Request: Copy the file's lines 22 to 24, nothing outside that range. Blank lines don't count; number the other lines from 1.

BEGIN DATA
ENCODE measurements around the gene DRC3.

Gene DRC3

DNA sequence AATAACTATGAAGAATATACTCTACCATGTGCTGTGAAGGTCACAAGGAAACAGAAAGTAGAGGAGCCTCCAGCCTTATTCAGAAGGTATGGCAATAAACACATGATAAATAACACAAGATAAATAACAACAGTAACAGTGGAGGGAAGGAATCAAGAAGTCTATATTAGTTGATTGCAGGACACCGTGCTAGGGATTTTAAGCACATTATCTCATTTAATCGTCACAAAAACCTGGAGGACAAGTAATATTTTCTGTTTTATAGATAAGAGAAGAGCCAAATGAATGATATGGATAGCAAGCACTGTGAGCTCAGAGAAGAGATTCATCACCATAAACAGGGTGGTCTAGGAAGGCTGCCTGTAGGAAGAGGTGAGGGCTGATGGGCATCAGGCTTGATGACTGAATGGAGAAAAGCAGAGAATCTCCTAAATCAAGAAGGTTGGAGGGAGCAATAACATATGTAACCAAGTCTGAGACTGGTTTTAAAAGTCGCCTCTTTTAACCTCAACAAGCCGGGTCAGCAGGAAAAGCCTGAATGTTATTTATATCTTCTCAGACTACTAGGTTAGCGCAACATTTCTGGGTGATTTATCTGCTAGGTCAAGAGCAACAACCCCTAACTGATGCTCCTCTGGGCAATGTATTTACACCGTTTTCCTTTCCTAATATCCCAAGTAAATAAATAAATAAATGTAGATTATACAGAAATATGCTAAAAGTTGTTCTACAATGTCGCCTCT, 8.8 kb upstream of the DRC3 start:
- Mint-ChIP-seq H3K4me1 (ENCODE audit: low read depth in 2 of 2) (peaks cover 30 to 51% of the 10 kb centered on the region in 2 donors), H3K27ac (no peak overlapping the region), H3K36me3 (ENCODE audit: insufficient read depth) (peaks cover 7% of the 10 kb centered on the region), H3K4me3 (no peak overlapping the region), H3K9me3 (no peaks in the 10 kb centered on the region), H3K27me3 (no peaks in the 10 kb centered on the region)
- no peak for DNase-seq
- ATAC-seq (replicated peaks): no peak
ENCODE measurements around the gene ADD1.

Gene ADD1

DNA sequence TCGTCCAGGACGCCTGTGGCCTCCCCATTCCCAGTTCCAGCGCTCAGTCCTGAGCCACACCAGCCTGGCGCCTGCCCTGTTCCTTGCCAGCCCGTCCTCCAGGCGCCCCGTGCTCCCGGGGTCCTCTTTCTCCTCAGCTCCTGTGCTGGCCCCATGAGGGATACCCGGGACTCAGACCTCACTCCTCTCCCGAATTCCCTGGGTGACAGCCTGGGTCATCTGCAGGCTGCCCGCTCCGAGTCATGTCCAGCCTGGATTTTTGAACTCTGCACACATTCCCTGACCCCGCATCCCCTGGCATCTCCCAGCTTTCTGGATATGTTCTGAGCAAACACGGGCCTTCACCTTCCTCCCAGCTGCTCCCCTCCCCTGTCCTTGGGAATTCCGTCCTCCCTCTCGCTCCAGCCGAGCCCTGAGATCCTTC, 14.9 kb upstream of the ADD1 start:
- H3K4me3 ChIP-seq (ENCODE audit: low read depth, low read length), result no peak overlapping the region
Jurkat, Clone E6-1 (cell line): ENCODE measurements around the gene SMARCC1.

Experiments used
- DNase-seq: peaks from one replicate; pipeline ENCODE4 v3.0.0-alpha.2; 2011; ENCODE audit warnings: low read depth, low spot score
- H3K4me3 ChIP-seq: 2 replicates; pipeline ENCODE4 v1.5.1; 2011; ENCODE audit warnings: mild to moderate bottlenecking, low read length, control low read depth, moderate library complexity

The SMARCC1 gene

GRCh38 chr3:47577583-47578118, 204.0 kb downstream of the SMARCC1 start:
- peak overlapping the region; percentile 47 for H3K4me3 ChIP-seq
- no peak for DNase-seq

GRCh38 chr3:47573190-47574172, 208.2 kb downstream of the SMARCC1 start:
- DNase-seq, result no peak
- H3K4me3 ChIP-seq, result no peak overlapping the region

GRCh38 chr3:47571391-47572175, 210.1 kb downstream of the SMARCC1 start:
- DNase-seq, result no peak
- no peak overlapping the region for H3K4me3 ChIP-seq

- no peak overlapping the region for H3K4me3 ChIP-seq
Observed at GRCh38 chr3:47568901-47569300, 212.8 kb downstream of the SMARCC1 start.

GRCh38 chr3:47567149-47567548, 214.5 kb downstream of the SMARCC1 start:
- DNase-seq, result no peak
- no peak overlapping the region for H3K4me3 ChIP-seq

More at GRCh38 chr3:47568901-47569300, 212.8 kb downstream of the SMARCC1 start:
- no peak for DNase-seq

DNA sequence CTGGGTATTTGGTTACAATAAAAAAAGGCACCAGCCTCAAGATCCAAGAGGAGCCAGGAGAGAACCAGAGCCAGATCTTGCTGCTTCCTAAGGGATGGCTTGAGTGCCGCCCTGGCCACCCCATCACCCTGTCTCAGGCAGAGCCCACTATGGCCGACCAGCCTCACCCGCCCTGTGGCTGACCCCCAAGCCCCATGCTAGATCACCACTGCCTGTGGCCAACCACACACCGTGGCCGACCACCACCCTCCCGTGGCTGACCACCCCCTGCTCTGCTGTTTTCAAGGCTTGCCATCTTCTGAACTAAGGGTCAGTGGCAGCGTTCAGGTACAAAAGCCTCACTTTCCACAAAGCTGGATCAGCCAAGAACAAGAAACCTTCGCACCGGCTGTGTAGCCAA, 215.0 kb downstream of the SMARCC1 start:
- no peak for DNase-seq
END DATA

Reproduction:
GRCh38 chr3:47571391-47572175, 210.1 kb downstream of the SMARCC1 start:
- DNase-seq, result no peak
- no peak overlapping the region for H3K4me3 ChIP-seq